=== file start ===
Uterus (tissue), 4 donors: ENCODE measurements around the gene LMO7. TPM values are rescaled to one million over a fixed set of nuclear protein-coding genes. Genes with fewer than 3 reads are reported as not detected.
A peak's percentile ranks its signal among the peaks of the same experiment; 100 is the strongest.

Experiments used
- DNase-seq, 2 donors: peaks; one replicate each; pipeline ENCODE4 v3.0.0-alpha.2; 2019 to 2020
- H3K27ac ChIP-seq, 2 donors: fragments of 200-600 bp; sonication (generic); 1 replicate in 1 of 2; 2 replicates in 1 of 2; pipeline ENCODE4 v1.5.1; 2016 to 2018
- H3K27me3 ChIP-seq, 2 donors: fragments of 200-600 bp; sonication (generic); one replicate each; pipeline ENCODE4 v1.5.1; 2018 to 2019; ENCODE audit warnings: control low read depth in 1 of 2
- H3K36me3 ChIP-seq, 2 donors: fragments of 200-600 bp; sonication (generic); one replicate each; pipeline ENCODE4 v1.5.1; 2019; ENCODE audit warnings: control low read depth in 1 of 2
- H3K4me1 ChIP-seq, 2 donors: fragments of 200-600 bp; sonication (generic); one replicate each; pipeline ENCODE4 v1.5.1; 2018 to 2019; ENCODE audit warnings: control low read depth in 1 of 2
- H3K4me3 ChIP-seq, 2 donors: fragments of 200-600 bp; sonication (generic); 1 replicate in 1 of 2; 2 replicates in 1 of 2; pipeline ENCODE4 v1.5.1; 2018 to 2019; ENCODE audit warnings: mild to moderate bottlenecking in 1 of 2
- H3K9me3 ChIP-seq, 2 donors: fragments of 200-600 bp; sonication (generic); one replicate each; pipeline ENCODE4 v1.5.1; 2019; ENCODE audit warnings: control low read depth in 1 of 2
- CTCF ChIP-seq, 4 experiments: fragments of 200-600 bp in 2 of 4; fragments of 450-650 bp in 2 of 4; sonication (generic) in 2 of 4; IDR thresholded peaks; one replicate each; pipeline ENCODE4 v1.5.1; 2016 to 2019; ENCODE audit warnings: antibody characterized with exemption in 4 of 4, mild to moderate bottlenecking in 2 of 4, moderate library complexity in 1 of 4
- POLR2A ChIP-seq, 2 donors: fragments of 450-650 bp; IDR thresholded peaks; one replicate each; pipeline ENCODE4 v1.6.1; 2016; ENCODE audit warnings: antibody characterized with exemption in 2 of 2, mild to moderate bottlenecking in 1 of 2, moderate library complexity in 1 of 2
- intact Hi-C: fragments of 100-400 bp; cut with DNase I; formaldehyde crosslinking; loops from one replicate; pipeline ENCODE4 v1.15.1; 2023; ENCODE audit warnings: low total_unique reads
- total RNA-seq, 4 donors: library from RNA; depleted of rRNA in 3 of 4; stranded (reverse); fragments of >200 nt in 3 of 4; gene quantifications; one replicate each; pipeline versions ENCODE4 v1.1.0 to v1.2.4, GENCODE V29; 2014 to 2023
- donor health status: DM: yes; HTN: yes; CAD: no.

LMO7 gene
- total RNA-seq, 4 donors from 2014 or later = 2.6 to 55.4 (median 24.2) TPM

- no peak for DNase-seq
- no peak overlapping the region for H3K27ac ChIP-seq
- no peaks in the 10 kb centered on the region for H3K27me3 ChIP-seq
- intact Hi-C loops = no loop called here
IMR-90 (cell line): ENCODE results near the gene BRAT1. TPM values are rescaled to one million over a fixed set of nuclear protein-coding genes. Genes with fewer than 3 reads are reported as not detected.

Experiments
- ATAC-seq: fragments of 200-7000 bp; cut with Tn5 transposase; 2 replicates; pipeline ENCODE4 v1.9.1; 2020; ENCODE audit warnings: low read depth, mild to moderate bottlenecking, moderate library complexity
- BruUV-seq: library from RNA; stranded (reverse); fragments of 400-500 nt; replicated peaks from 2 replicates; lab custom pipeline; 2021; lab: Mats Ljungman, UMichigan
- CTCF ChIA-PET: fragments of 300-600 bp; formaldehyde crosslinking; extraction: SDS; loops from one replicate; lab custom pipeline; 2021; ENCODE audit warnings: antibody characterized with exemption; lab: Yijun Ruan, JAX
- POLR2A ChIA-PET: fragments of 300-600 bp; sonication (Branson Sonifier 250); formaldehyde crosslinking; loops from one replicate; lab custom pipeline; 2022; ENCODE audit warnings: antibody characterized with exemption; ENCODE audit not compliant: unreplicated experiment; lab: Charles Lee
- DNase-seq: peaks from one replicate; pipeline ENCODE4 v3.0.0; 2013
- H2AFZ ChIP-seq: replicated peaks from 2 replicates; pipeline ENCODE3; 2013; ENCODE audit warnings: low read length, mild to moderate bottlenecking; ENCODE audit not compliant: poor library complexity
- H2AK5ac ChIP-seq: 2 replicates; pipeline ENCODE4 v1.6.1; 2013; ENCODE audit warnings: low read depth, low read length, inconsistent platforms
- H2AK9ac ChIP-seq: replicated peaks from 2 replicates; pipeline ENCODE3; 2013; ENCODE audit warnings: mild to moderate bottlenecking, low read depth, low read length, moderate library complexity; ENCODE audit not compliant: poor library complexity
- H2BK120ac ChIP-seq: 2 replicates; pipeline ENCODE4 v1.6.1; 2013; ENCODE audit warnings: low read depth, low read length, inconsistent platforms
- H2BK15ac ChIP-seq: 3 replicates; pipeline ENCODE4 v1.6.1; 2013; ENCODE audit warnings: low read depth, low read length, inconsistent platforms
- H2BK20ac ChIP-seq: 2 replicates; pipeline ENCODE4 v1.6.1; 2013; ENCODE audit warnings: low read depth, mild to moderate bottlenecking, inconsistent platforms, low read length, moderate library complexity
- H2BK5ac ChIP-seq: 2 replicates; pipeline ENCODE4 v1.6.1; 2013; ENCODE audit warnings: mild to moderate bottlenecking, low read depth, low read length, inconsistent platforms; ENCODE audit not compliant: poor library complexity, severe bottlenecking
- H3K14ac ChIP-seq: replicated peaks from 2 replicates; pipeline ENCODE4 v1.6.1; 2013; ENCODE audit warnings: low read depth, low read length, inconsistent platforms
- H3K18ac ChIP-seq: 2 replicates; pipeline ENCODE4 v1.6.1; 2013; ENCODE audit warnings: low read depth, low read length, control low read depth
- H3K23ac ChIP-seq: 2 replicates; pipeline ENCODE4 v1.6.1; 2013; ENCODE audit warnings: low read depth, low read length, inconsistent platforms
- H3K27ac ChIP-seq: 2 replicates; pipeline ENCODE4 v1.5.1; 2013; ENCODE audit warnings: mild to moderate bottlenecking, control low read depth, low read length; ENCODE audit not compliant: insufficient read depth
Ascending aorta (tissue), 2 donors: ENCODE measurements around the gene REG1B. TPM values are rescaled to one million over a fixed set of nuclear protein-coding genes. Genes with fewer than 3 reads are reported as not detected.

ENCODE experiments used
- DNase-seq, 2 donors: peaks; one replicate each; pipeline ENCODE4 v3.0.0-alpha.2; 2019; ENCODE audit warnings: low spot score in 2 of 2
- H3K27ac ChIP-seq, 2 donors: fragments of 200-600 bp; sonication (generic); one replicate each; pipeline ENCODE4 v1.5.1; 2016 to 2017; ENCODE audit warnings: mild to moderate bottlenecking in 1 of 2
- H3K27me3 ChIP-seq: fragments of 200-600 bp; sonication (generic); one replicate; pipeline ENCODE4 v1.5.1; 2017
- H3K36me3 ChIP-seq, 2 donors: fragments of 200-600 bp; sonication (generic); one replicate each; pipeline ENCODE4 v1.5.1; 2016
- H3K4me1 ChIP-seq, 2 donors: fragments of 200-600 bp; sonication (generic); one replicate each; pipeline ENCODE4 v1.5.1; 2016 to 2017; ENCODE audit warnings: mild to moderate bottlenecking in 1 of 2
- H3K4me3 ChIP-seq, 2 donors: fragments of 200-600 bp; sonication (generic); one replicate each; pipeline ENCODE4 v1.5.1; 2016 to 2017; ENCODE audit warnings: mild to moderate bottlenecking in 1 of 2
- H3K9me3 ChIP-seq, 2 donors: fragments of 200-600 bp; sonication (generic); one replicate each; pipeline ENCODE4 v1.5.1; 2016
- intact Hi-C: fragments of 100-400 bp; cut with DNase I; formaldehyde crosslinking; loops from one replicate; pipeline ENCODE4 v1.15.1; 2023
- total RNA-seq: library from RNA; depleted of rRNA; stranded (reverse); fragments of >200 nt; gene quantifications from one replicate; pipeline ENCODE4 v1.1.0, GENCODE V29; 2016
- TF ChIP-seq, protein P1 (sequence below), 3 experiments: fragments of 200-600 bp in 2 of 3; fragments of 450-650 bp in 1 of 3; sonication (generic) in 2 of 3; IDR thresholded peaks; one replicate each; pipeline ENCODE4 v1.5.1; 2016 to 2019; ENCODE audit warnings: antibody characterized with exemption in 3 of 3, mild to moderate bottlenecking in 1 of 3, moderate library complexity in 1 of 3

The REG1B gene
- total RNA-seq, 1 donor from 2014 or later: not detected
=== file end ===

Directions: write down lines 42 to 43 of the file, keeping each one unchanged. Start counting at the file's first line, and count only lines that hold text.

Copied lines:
- DNase-seq, 2 donors: peaks; one replicate each; pipeline ENCODE4 v3.0.0-alpha.2; 2019; ENCODE audit warnings: low spot score in 2 of 2
- H3K27ac ChIP-seq, 2 donors: fragments of 200-600 bp; sonication (generic); one replicate each; pipeline ENCODE4 v1.5.1; 2016 to 2017; ENCODE audit warnings: mild to moderate bottlenecking in 1 of 2